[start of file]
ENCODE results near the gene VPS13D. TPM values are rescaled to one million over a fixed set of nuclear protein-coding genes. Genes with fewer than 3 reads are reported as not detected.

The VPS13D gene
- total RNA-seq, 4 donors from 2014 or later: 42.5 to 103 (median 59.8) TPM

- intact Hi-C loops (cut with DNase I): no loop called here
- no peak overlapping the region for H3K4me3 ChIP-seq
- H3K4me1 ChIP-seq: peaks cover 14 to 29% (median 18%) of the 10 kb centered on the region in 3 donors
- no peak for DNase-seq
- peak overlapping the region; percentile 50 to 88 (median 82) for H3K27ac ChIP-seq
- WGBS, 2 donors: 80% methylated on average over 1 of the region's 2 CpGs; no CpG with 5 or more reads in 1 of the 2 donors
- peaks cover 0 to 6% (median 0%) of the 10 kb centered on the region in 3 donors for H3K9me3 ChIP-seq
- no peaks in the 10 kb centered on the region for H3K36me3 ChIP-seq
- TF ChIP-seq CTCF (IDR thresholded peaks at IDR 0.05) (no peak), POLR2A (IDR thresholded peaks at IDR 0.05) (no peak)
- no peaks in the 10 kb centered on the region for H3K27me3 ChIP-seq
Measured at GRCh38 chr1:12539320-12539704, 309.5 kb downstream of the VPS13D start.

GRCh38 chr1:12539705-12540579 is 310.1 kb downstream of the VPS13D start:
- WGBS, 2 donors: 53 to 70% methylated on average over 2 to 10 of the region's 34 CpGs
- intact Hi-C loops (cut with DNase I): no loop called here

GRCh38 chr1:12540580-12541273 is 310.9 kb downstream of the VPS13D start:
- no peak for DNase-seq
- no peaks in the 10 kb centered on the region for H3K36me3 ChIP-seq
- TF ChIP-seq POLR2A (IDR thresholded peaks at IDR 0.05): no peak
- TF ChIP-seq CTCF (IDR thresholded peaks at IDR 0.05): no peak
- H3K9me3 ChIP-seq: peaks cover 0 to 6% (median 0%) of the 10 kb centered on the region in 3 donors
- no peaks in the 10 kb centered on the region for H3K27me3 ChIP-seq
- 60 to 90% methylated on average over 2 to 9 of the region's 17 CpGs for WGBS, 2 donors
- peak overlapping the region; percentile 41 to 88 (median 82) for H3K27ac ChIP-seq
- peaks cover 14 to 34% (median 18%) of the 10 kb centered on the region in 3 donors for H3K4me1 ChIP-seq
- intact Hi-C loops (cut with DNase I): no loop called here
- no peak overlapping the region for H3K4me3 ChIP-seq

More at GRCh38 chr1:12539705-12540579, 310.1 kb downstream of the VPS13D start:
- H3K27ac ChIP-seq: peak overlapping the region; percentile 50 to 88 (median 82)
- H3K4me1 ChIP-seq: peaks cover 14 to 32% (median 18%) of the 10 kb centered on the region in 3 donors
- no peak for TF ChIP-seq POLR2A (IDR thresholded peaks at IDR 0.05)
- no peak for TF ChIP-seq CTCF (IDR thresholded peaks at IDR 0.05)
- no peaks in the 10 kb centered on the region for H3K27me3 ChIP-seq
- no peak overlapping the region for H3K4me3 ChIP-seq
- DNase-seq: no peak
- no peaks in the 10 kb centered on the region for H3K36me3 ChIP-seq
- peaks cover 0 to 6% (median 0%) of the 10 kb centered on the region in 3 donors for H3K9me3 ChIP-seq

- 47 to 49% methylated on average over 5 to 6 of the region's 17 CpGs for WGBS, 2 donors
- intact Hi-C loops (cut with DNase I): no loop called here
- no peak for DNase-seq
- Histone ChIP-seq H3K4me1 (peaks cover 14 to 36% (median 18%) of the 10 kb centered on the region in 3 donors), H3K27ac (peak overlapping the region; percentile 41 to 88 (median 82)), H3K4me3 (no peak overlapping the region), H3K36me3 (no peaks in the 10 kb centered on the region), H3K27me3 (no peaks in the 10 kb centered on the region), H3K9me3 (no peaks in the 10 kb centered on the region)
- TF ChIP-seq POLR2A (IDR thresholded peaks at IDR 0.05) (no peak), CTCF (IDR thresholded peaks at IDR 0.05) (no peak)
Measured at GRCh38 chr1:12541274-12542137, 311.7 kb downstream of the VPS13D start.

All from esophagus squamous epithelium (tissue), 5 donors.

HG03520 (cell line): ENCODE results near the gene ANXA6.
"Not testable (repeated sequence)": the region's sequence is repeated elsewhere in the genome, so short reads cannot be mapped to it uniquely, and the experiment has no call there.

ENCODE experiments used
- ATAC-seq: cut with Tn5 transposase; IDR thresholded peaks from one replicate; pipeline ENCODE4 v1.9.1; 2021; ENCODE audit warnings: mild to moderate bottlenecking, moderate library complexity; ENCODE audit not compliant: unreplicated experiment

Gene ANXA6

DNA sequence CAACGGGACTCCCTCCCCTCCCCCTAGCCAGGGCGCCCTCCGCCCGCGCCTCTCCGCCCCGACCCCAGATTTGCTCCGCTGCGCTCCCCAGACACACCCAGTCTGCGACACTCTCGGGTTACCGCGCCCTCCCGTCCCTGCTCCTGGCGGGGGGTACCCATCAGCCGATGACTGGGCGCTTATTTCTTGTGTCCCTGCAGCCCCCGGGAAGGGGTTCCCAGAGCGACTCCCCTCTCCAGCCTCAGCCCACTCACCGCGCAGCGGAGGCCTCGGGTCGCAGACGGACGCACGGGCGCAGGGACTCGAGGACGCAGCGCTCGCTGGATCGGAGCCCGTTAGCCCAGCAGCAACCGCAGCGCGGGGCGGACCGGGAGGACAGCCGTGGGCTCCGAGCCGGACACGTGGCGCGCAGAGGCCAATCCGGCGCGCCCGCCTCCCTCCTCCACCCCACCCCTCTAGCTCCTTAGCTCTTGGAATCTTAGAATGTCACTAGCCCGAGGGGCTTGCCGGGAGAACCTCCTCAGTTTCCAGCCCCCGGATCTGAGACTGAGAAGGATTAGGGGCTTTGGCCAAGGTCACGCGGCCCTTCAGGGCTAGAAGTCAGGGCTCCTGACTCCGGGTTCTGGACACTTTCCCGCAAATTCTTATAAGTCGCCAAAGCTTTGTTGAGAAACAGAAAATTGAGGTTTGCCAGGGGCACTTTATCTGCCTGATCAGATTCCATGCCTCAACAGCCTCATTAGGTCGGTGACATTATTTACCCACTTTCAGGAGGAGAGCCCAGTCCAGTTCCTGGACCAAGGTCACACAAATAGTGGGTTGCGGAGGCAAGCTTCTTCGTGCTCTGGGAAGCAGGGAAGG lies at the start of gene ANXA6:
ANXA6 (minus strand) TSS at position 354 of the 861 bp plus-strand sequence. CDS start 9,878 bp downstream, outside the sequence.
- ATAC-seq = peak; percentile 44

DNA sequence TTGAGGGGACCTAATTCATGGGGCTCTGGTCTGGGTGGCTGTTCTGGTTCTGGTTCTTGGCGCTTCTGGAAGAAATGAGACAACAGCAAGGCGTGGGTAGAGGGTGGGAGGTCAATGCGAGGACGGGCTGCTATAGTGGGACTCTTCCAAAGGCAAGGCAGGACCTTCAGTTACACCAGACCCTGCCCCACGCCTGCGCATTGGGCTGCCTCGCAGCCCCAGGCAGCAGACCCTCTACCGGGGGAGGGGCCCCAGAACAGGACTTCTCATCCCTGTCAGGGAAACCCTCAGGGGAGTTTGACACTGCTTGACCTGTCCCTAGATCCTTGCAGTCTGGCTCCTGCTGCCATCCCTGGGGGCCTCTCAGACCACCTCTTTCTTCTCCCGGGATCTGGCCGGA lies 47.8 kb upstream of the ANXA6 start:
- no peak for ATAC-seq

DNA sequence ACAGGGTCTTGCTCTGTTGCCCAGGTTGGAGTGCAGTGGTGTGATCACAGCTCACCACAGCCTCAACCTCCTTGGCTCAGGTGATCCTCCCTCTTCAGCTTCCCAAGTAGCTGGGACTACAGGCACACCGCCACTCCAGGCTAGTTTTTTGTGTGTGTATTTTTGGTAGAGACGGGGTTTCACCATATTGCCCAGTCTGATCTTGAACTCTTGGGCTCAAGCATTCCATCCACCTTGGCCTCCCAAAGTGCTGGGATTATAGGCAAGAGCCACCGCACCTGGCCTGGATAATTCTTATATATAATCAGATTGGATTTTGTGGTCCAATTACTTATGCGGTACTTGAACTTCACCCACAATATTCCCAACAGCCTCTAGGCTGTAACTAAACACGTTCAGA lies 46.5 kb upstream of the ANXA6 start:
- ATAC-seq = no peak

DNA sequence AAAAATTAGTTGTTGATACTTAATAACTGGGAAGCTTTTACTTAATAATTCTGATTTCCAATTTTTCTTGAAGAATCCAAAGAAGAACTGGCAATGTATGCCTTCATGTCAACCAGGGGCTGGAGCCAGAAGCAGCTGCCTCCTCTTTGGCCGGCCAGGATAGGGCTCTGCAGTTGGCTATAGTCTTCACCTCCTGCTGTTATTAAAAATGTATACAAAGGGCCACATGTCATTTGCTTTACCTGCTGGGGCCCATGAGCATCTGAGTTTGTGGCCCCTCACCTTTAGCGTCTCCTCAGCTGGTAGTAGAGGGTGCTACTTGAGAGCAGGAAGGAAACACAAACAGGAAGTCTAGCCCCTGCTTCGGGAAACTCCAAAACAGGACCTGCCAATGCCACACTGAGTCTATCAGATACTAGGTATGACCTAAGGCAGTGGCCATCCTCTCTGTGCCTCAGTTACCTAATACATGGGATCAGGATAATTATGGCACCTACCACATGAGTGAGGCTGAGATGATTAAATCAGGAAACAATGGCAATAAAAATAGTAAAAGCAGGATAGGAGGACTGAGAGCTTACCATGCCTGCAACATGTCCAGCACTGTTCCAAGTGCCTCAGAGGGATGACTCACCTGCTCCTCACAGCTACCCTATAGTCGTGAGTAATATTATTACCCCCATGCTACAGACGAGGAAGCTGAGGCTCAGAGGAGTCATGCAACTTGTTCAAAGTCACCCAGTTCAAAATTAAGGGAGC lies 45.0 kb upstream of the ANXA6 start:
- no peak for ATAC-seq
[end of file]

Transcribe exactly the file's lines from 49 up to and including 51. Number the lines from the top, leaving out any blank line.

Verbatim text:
ENCODE experiments used
- ATAC-seq: cut with Tn5 transposase; IDR thresholded peaks from one replicate; pipeline ENCODE4 v1.9.1; 2021; ENCODE audit warnings: mild to moderate bottlenecking, moderate library complexity; ENCODE audit not compliant: unreplicated experiment

Gene ANXA6